Eating our way through Reykjavík

Monday, December 05, 2016

There is not a lot of food which I would consider off limits and I find that food is part of one's identity and culture.  I always found food fascinating and once it was determined that I was headed to Iceland for Thanksgiving break, I started reading up.

I conducted research online through reading New York Times: 36 Hours in Reykjavík, talking to friends who visited Iceland before me and reading food tour reviews on Trip Advisor.
I ended up picking Wake up Reykjavík for a Saturday excursion and met my food guide, Marin, in front of the Harpa along with other guests from Australia, Singapore, Tasmania and the US.

We walked towards a little square near the Harpa where Marin explained during the summer it's filled with people sunbathing or celebrating a festival.  The skies were gray and the wind was a bit biting so we hurried along to our first stop, Íslenski Barínn.

Icelandic lamb soup
Lamb soup at Íslenski Barínn 
Our first dish of the day was the traditional Icelandic meat soup, which consisted of lamb, potatoes, carrots, and rutabagas.  The lamb was tender and filling and based on the ingredients, simple ingredients are what you need for a cold day.  Marin also explained that Íslenski Barínn has some great seasonal beer so I made a mental note to come back later.

Ostabúðin Delicatessen
Ostabúðin sampler
The next stop was Ostabúðin where which made me happy because the night before, we walked around the city center and noticed this shop and their cheese.  I made a mental note to check this out on my free day but was happy to see that this was part of the food tour stop.  We sampled horse tongue, lamb skewers, cured goose partnered with gouda, Icelandic brie and blue cheese.  Surprisingly, the horse tongue was tender and the texture was not a turnoff. A majority of the group found the cured goose to be the best and we had some time to peruse the store and purchase some food to bring back home.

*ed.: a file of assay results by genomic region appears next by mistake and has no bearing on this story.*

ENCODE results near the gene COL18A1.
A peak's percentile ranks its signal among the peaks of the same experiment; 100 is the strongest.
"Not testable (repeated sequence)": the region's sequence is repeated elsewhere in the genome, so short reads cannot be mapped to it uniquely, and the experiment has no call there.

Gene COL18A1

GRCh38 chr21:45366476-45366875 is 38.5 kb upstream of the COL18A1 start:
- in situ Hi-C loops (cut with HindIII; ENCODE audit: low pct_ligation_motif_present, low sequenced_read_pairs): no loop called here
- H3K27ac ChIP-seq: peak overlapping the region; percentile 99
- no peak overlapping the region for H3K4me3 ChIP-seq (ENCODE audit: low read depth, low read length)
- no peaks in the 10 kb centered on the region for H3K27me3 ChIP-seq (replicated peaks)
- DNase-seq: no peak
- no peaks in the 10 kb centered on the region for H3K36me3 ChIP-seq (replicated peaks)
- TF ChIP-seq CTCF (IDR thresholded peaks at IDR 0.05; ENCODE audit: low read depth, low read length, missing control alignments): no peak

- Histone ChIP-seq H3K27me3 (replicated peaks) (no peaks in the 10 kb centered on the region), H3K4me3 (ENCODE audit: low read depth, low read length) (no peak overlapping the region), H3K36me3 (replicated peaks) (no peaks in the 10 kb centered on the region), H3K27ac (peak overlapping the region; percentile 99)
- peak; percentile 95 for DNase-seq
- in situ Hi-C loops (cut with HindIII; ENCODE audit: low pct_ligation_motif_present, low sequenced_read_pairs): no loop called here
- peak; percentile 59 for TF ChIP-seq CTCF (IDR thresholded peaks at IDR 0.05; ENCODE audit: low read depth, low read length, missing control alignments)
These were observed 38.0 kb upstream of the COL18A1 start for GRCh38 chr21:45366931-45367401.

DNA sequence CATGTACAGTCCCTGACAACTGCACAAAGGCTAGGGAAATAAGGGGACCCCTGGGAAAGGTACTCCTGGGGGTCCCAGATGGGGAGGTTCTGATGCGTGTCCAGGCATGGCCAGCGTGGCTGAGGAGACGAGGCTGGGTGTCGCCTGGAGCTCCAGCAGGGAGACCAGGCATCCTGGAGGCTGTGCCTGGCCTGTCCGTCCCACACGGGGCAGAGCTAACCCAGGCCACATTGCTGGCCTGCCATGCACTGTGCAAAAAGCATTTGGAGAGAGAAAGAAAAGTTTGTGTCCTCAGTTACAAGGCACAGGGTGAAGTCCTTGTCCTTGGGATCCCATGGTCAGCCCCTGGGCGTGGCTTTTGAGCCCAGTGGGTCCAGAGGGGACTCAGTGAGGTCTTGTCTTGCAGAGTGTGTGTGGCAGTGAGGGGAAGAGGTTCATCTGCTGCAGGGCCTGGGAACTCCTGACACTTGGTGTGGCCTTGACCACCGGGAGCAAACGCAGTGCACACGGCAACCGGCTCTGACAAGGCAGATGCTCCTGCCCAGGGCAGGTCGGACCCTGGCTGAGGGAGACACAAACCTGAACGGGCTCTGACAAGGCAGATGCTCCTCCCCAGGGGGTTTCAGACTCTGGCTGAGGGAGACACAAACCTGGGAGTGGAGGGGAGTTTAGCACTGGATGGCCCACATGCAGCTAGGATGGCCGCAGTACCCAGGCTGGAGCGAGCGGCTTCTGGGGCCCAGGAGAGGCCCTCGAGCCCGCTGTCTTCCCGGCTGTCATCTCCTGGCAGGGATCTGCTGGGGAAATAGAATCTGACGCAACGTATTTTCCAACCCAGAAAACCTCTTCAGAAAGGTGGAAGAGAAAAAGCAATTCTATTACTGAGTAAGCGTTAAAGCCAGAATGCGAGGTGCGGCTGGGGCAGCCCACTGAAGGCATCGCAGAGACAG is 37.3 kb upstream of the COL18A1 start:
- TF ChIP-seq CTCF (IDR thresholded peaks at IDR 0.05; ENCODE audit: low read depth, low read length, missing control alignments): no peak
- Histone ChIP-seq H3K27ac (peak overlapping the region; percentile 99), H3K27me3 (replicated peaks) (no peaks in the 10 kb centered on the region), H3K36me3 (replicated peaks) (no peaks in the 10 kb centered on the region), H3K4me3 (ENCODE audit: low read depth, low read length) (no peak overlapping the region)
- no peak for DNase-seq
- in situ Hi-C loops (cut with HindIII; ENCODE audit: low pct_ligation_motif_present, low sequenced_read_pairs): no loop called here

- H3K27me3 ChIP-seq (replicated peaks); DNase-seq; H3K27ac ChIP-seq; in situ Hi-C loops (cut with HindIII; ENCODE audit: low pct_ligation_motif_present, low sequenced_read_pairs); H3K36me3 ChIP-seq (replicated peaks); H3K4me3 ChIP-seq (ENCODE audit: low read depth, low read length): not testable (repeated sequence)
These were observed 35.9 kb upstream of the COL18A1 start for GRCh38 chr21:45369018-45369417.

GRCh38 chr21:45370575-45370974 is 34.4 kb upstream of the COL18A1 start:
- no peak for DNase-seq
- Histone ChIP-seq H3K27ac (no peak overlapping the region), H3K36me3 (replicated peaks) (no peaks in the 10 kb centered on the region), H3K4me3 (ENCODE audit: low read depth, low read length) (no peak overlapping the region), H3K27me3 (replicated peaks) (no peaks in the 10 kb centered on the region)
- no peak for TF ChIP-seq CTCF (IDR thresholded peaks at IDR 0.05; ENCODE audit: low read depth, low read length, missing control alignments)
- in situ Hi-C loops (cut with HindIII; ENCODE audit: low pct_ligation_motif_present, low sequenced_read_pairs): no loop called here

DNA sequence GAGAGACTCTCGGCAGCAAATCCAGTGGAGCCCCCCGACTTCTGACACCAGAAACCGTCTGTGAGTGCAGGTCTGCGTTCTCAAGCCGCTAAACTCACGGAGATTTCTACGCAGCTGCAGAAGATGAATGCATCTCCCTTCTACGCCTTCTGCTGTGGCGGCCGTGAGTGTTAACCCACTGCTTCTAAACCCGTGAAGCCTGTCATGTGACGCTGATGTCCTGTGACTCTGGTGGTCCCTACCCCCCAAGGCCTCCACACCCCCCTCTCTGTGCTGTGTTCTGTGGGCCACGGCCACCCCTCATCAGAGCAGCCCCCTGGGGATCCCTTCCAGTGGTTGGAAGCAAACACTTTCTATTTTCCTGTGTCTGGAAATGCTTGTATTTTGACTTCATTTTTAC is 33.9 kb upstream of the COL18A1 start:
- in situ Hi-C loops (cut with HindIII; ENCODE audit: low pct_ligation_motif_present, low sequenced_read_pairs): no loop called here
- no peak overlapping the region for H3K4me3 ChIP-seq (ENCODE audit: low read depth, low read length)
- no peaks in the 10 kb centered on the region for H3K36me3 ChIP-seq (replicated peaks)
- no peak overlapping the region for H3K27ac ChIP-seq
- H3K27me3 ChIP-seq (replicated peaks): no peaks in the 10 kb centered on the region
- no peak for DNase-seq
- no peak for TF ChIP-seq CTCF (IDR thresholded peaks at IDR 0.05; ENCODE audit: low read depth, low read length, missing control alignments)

Since our group was about 10 people, there was enough for seconds and didn't waste anytime having a second helping of Icelandic brie.  It was so creamy that it melted in my mouth.
Ostabúðin Delicatessen
Part of the group waited outside since the store was a bit cramped while the other half purchased their goods.  I managed to take a look at the menu posted on the window and was surprised that the restaurant was located in the back. 

I knew eating out in Iceland would blow a budget but was surprised Artic char was cheaper to eat than in the U.S.!

Our next stop was Café Lokki where we climbed the steps to the second floor so when we looked out the windows, we can see Hallgrimskirja.  We were served rye bread ice cream and who would have thought rye bread and ice cream would go great together!

Rye ice cream at Kaffi Loki
Rye bread ice cream at Café Lokki
Marin explained that the rye bread was toasted then mixed in with the ice cream to give it a nice crunchy flavor.  I was surprised how sweet the rye bread tasted but there was definitely a drizzle of caramel on top of the whip cream.

I am a fiend for ice cream but was surprised that I was completely satisfied by one serving.

While we ate our ice cream, Marin explained the mural of the Norse gods and the creation of Iceland.  It was interesting to listen to folklore and mythology then looking out the window to see Hallgrimskirkja.  It definitely made picturesque moment!

Once everyone finished their ice cream and walked towards Alþingshúsið, otherwise known as Parliament House, Marin explained that during the banking collapse people threw eggs and Skyr.  There is a little square near Alþingshúsið where people congregate for concerts or protest such as Free the Nipple, where Icelandic women showed up topless for gender equality.